The Role of the Community

For the sake of this post, I use the term community as an all-encompassing term describing the public and private sectors including existing businesses, investment groups, nonprofit organizations, and government agencies. 

Overall, women-led companies have received only 7% of all venture capital funding in the United States. In a recent study led by Alison Wood Brooks, researchers found that when it comes to investments, though the content of the pitches was identical, only 32% of those pitched by a woman was funded as compared to 68% of those pitched by men. Firstly it’s important for the community at large to acknowledge and recognize its own unconscious bias. Know that there is a very real issue that goes beyond a “talent pipeline problem.” We need angel investors and venture capitalists to invest in female-founded companies and we need the private and public sector to create investment funds that support and develop female-founded businesses. Access to capital is key and we must make sure that women have access to capital in the way that men do.

Perhaps by putting more women in board, partnership, and leadership positions will help overcome some of these cultural biases. “The wife test” is common among major investors who are pitched opportunities with a major female consumer base: venture capitalists (who are overwhelmingly male) will go home and ask their wives to provide their opinions on various products. Perhaps if there were women in the room at the time of the pitch who had actual (and not perceived) influence over investment decisions, we could do away with this antiquated trope. We need the community to stop making excuses and learn to be better recruiters of diverse talent and we need our community to take an active role in educating and developing a pool of diverse talent. Essentially, if you cannot find qualified, competent talent, try harder. 

Understand that women-founded businesses have different needs and be willing to provide that infrastructure. I’m a member of New York based coworking giant, WeWork and in touring their Chelsea HQ, I was impressed by the comfortable seating options, private phone booths, and even quiet rooms where one can nap or spend a few moments in meditation. But what if I were a mother? Where’s the nursing room? There’s a “jam room” complete with musical instruments and sound-proof walls. There’s a full-time barista and the requisite ping-pong tables, but where’s the childcare? [UPDATE: The recently opened WeWork location in Williamsburg, Brooklyn does in fact feature a space for new mothers.]

At first glance one might suggest that mother entrepreneurs (or the unfortunately nicknamed “mompreneurs”) aren’t really WeWork’s target demographic. To that suggestion I would recommend they take a look at Amber Venz Box, co-founder of RewardStyle and LikeToKnowIt which are valued at $290 million. The twenty-something entrepreneur is smart, stylish, and has a very keen understanding of a profitable population that most large agencies are still trying to wrap their minds around: professional bloggers and social media influencers. She’s also a new mother.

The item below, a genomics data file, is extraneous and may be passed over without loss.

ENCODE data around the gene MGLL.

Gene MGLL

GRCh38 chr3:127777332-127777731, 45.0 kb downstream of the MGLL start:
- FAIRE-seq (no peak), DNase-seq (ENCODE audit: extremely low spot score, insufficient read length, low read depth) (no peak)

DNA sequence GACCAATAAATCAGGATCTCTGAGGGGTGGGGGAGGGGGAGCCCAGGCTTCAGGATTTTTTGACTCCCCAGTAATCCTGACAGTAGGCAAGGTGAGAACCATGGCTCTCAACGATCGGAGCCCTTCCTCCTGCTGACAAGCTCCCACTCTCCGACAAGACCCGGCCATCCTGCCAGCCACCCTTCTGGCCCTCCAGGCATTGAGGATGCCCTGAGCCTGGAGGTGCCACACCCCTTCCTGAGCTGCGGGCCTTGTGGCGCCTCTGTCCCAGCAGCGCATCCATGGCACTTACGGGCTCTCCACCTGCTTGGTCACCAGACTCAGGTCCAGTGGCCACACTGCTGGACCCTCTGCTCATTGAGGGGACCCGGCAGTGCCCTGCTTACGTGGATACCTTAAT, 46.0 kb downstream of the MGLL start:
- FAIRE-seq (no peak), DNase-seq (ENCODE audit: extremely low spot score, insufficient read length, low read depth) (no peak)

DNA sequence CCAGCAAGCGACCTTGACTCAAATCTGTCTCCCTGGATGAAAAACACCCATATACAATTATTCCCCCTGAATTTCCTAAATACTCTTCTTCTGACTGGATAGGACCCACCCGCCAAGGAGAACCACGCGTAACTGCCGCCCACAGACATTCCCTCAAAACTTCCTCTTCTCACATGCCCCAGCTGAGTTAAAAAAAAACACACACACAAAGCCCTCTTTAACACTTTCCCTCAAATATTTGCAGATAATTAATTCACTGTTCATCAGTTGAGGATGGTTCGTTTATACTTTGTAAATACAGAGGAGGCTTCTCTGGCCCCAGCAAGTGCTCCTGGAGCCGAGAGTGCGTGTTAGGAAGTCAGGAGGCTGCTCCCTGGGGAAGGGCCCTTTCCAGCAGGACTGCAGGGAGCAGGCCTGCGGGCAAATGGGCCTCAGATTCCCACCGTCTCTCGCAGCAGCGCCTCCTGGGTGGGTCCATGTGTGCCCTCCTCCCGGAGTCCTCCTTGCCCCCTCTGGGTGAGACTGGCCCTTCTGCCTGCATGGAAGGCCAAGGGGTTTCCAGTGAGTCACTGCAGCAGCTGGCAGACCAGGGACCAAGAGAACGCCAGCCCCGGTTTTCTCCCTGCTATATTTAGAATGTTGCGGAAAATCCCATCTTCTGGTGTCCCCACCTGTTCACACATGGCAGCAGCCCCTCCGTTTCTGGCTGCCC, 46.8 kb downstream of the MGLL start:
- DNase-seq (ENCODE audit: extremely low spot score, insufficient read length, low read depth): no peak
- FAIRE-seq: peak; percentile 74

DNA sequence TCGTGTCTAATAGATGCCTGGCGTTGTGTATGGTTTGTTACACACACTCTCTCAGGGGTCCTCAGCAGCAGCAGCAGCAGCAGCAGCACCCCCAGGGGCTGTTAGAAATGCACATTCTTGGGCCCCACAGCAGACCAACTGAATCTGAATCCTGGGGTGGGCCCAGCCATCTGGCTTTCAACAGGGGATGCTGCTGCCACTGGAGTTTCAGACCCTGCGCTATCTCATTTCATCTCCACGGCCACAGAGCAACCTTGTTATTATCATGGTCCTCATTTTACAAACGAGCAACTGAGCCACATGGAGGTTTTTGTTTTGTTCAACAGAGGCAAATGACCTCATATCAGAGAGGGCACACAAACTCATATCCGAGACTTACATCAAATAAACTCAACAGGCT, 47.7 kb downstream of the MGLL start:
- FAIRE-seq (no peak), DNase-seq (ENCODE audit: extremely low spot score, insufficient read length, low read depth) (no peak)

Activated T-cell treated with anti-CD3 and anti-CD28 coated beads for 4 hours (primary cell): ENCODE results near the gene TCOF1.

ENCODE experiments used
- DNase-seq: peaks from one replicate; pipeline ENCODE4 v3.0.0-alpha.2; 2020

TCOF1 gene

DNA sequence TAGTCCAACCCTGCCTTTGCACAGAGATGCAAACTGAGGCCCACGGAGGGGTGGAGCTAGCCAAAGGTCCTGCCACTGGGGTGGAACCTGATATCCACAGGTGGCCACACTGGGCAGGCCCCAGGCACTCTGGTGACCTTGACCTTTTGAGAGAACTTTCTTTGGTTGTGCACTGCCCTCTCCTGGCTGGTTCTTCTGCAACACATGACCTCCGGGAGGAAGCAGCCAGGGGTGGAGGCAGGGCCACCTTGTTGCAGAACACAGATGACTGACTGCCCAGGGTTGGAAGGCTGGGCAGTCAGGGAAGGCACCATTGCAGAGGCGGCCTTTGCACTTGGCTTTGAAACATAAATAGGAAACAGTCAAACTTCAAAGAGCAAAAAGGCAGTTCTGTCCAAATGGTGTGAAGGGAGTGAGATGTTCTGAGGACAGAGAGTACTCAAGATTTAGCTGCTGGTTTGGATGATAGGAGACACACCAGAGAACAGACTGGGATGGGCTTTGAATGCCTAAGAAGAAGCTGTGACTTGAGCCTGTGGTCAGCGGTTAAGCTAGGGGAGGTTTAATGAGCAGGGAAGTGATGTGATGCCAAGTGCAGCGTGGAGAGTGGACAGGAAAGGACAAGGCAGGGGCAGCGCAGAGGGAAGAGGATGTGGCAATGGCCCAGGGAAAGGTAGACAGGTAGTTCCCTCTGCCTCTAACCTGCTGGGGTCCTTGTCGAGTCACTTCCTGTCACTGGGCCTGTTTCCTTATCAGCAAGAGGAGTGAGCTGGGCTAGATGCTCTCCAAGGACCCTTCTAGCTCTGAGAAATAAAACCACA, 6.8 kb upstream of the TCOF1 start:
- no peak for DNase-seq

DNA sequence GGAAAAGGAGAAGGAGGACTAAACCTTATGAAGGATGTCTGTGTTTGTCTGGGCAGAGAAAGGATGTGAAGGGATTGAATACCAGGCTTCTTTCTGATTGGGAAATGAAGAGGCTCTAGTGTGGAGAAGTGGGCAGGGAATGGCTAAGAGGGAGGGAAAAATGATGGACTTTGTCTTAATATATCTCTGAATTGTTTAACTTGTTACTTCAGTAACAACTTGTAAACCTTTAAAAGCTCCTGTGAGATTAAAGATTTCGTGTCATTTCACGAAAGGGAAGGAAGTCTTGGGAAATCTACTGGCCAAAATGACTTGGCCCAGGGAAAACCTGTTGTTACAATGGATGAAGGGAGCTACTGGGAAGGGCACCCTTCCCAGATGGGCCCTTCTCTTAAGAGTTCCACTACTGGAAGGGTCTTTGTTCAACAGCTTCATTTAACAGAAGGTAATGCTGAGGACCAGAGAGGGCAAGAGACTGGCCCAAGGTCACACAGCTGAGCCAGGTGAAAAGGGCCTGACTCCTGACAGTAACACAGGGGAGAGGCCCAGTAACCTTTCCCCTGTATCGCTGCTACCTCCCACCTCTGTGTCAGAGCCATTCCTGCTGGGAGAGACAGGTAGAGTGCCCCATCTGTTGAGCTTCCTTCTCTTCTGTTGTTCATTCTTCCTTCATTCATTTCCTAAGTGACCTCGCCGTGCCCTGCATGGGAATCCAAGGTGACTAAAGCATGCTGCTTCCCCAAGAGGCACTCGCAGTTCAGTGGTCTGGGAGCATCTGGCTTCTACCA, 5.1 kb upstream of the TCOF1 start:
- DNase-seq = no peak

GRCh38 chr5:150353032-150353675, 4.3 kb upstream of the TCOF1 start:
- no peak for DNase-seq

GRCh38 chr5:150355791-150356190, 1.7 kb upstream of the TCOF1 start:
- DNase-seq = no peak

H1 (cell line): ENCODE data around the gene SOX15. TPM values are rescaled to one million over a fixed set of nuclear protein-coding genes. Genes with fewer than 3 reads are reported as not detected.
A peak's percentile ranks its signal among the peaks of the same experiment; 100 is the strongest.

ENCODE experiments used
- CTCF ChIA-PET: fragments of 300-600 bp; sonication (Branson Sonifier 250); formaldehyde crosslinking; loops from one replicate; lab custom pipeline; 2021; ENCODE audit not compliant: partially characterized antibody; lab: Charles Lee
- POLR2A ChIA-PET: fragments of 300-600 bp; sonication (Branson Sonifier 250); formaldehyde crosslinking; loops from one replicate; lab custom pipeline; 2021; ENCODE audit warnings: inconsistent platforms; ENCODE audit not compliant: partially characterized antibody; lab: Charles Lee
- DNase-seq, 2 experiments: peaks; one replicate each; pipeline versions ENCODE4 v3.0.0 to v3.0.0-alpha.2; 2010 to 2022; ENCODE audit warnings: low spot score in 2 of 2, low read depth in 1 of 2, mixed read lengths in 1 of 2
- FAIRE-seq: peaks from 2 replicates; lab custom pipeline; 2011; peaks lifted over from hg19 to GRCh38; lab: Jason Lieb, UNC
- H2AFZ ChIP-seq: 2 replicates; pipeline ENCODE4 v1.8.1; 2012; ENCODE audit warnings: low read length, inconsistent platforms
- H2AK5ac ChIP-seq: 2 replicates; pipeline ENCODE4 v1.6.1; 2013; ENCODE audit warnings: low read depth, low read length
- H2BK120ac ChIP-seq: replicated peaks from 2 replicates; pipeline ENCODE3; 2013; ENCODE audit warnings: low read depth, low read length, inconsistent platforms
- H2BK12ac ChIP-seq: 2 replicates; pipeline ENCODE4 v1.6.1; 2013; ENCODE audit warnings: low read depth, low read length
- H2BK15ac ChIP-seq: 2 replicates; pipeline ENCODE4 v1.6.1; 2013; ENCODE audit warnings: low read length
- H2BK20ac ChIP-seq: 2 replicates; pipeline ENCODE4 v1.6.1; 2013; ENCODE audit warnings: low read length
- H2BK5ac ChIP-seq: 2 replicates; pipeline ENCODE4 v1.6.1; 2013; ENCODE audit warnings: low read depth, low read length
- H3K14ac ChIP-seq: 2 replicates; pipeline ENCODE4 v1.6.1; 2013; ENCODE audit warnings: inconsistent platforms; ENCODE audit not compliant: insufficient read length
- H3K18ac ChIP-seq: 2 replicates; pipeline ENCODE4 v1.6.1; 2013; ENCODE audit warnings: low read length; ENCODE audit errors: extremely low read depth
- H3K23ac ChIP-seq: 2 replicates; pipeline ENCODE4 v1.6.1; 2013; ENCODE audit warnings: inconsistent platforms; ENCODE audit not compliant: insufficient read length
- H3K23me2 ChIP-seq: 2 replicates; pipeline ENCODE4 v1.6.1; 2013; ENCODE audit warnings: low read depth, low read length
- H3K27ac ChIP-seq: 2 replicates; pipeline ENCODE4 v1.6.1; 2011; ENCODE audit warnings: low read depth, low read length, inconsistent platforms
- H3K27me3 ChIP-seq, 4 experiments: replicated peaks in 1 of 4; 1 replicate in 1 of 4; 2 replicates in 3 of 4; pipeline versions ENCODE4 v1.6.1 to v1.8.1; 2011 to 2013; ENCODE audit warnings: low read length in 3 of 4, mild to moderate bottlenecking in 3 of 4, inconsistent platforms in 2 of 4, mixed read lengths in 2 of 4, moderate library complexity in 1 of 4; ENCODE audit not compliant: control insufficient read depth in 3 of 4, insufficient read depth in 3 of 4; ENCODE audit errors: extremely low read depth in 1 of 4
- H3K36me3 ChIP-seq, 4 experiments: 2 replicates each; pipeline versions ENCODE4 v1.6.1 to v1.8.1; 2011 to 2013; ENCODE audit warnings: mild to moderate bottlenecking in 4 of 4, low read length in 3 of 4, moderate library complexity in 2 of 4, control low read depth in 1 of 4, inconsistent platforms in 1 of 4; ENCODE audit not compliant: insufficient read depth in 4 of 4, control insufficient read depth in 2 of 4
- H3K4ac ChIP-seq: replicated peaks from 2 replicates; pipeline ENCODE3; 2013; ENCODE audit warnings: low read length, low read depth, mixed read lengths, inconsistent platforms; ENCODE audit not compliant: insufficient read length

It’s time to think of women as a powerful asset to the overall equation and not simply a niche. Create environments that support diversity and inclusivity of all types of entrepreneurs.

From left to right: Brooke Moreland, Co-Founder & COO, Jewelbots; Susan Lyne, Founder & President, BBG Ventures; Nicole Hamilton, Founder & CEO, Tactile Finance; Jalak Jobanputra, Founder & Managing Director, Future/Perfect Ventures, Board Member, Center for an Urban Future; Judy Messina, Journalist, Author, Center for an Urban Future's 'Breaking Through' Report. 

From left to right: Brooke Moreland, Co-Founder & COO, Jewelbots; Susan Lyne, Founder & President, BBG Ventures; Nicole Hamilton, Founder & CEO, Tactile Finance; Jalak Jobanputra, Founder & Managing Director, Future/Perfect Ventures, Board Member, Center for an Urban Future; Judy Messina, Journalist, Author, Center for an Urban Future's 'Breaking Through' Report. 

The Role of Men

Men, you play a part in this as well. Every movement needs allies—and make no mistake, this is a movement: it requires a shift in our collective consciousness and radical steps to change our current trajectory. Men, educate yourselves on the power that women bring to businesses and the economy in general. Understand that the underrepresentation of women in entrepreneurship and the inequity in our access to capital is not just a problem for us, but that it is also a problem for you. Know the power of your privilege and influence and use that to highlight the need to increase diversity in board memberships, partnerships, and executive leadership positions. 

Be aware of your own unconscious biases and cultural conditioning and how that might affect the empowerment and growth of your female colleagues and thus, your business as a whole. If you’re an entrepreneur or building a business, hire women from the beginning. Company culture is created at inception, and the sooner you incorporate women, the easier it is to continue a culture of diversity and inclusivity. Mentor women entrepreneurs. Help develop their skills and make introductions that can spark a catalytic moment in the future of their business. 

And finally, but perhaps most importantly, stop interrupting us.